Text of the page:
3) There are links on that same article to more current information if you're interested

On Nov.17.2004 at 03:09 PM
M Kingsley’s comment is:

> 2) My post was in response to MKingsley's post of states ranked smartest to dumbest, which is a continuation of the "my side is smarter than your side" game. My last comment was made in jest, indicated by the :)

Chris, you're reading more into my comment than you should. Debbie and I received some abuse about even reproducing the IQ chart in the first place — even though the post was mainly intended as an archive of activity in the five days after the election. I invite you to draw your own conclusions when comparing the posted IQ list against the Morgan Quinto Press ranking. Does it mean anything? Maybe, maybe not.

The Morgan Quinto Press ranking was submitted simply as information, without comment — and seemed germane to the subject. I try to avoid emoticoms because they too can be misinterpreted.

Perhaps you should have tried a ;) instead of a :)

It could have avoided the :O

Peace :)

On Nov.17.2004 at 03:31 PM
Feluxe Socksmell’s comment is:

yeah, the ;) is definaltely in order.

as well as one, perhaps two of these:

sorry. i know its bad design, but

it'll put a smile on TN faces.


On Nov.17.2004 at 05:46 PM
Chris Keegan’s comment is:

I must admit, I'm not an emoticon expert, since I've probably posted online less than 10 times, so thanks for the tip.

Mark, maybe I am reading more into it than was intended, but I'm not sure. I understand that the essay was intended to be a survey of the 5 days post-election, but the majority of the examples you chose to show were from one particular viewpoint. Of course, this was your essay, and are free to say or show whatever you wish. I found some of the examples to be very derogatory. Again, you're free to use your podium as you will. I am of the opinion that both sides need to work a bit better at listening to the other side, and I include myself in that statement. The first three maps were informative, and in my opinion it slid rapidly downhill from there :(

At this point, it's best to move on.. I'm not trying to incite any further ill will. And I was late coming into this to begin with.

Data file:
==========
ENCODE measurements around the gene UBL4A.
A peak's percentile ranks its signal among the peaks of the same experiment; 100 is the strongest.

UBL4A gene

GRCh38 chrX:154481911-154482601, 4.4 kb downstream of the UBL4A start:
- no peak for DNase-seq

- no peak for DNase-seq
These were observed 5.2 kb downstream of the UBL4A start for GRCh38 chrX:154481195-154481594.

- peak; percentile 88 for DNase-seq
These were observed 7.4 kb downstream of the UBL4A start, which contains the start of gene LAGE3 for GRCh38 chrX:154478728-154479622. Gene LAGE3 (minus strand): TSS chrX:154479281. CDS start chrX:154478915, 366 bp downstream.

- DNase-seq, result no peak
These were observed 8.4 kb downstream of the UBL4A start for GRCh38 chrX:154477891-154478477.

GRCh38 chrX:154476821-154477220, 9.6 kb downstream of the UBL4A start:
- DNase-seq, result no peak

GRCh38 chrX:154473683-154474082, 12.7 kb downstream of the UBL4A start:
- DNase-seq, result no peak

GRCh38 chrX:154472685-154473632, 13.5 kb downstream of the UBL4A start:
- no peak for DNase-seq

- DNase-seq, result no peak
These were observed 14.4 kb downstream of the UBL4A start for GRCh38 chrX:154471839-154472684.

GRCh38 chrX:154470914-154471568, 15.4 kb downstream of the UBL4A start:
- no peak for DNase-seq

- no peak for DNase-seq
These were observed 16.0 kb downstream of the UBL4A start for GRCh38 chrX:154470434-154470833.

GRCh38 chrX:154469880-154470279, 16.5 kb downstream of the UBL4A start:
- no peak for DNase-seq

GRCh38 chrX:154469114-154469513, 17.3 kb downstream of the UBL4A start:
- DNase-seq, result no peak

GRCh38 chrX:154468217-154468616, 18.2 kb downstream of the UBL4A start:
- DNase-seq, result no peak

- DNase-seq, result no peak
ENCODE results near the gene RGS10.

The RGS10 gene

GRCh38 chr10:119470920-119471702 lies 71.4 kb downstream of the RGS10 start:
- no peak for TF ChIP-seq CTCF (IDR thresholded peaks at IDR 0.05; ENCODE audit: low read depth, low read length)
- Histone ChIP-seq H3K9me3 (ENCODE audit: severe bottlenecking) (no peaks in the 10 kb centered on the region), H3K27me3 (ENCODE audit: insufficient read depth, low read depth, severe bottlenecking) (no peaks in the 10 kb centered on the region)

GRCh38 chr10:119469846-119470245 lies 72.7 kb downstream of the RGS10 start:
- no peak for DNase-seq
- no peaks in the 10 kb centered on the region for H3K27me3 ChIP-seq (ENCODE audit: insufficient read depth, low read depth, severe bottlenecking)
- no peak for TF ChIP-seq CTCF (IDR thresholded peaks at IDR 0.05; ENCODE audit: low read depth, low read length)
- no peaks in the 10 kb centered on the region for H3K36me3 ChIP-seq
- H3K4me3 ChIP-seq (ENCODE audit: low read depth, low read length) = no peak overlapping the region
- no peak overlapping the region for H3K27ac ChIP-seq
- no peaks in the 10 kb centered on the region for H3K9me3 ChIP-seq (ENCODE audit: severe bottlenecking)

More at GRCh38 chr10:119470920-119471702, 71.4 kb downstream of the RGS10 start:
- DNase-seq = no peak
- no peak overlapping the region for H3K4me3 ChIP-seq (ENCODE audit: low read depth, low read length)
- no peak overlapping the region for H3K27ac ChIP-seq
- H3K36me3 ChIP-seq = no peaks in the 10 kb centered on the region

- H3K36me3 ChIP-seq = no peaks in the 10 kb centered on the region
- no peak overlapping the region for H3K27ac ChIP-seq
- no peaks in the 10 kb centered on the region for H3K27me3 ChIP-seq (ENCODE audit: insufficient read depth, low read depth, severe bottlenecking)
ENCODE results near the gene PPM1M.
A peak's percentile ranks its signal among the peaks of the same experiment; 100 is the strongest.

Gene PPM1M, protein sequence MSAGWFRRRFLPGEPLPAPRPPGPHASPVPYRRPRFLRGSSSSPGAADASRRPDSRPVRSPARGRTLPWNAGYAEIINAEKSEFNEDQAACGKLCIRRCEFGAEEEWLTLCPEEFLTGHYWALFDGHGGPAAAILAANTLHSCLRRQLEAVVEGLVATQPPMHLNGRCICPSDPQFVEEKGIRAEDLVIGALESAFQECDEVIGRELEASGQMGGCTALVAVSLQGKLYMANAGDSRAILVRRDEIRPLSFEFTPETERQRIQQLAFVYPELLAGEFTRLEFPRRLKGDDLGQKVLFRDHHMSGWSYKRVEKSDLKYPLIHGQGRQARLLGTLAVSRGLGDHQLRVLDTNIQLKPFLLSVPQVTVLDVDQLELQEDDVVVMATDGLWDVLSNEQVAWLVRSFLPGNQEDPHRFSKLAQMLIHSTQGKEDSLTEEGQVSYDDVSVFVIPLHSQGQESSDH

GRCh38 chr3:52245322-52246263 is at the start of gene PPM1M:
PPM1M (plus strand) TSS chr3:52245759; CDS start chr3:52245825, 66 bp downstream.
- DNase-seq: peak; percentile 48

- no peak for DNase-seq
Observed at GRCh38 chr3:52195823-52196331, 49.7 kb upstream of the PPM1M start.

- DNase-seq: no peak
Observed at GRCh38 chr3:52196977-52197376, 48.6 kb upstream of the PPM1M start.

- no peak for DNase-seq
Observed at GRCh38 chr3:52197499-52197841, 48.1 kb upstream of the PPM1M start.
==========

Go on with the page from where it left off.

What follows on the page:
Felix good work on the cover illustration for Discipleship Journal, just picked it up today. I was afraid someone was out there trying to duplicate your style, was glad to see it was actually you. Thanks for the additional emoticons, there are a few that will come in handy.

Peace to you all as well... on both sides of the Mason-Dixon line.

... With all due respect from a transplanted Alaskan in Tennessee.

On Nov.17.2004 at 07:25 PM
marian’s comment is:



isn't that emoticon abuse?

or something?

where are the sysops when you need them?

On Nov.17.2004 at 10:55 PM
Feluxe Socksmell’s comment is:

cover illustration for Discipleship Journal

Thx. Unfortunately they took the liberty of reusing the cover illustration 4 times on the inside (they were only allowed two) as well as recoloring everything themselves. At my church thats grounds for a public shaming.

Then again, I'm usually on the new East River pitch swearing, smoking and losing.

On Nov.18.2004 at 10:55 AM
Armin’s comment is:

> isn't that emoticon abuse?

It's so absurd, I'll allow.

On Nov.18.2004 at 11:37 AM
Michael A’s comment is:

Awfully late to chime in, but what a great post. I enjoyed every moment, image, and idea.

Now, one thing that I haven't read in any of the comments is an interesting fact, one that surely was responsible for Bush being re-elected. Americans, historically, have a difficult time changing leadership during times of war or great crisis.

Regradless of how horrendous Bush has been in his first term, we are in a state of War. First the terrorist attacks of 9/11 and then Bushes' own terrorist attack: the invasion and destruction of a nation based on nothing but lies. I am no fan of Sadam, but he has never been directly tied to the attacks of 9/11 nor has he threatened to attack America.

Bush essentially wiped out a secular nation and gave Bin Laden the possibility of his dream: an extremist superpower. No offense meant to Muslims, it is just that the effects of our invasion and the carnage that follows is resulting in a 70% or so move toward favoring a non-secular state in Iraq. Good work Bush.

So, the issue isn't "the economy stupid" this time around. The perception that we are safe because we haven't been attacked again (yet, we will) and that we are at War is the only rational reason I can think of to explain the election.

Can you think of anything that has happened in the last four years that is positive, even humane? It has been the worst four years in our recent history. We are hated by most of the world, seen as a nationalist terrorist superpower and are in a deep resession (it is called a depression, actually).

So, a little political science to add to the mix. God help us all.

On Apr.17.2005 at 11:28 PM
a guy from pluto’s comment is:

God help us? He kinda just fucked us. Funny, i'm from California and moved to B.C. Canada after 9/11 and some of them despise me being "american" before even knowing I hate bush and that California= anti bush.

On May.29.2007 at 09:45 PM
Alec’s comment is:

I found this quite offensive, apparently you think that people from the southern half of the country, and republicans are dumb. I happen to live in atlanta georgia, not only do i live in the south, I voted for George W. Bush. You know what, I scored a perfect on both my SATs and my IQ is at 197. I would like to know why you think that souther republicans are dumb. I suppose that you are a Liberal northerner, would you have our society be run by a half wit boring idiot who scored lower than president Bush on his SATs I know I wouldn't. This is one example of this complete bullshit that the democratic party tries to throw at the republican party. Oh and most democrats haven't even attended an IVY school, lets hear you say that thing about souther republicans being stupid again......

On Nov.18.2007 at 02:02 PM